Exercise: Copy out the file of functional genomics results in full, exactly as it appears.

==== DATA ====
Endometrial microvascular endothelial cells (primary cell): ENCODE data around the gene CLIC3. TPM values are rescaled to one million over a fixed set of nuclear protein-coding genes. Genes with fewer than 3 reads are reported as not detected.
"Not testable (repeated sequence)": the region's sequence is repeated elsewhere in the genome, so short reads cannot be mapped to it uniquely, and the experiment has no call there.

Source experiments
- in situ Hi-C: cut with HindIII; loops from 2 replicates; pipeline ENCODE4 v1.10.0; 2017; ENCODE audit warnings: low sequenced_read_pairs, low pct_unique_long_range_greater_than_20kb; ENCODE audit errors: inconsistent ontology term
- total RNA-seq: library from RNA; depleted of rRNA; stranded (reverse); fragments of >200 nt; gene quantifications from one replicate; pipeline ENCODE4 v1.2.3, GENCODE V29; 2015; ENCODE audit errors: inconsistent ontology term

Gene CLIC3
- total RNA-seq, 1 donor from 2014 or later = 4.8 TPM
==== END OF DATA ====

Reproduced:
Endometrial microvascular endothelial cells (primary cell): ENCODE data around the gene CLIC3. TPM values are rescaled to one million over a fixed set of nuclear protein-coding genes. Genes with fewer than 3 reads are reported as not detected.
"Not testable (repeated sequence)": the region's sequence is repeated elsewhere in the genome, so short reads cannot be mapped to it uniquely, and the experiment has no call there.

Source experiments
- in situ Hi-C: cut with HindIII; loops from 2 replicates; pipeline ENCODE4 v1.10.0; 2017; ENCODE audit warnings: low sequenced_read_pairs, low pct_unique_long_range_greater_than_20kb; ENCODE audit errors: inconsistent ontology term
- total RNA-seq: library from RNA; depleted of rRNA; stranded (reverse); fragments of >200 nt; gene quantifications from one replicate; pipeline ENCODE4 v1.2.3, GENCODE V29; 2015; ENCODE audit errors: inconsistent ontology term

Gene CLIC3
- total RNA-seq, 1 donor from 2014 or later = 4.8 TPM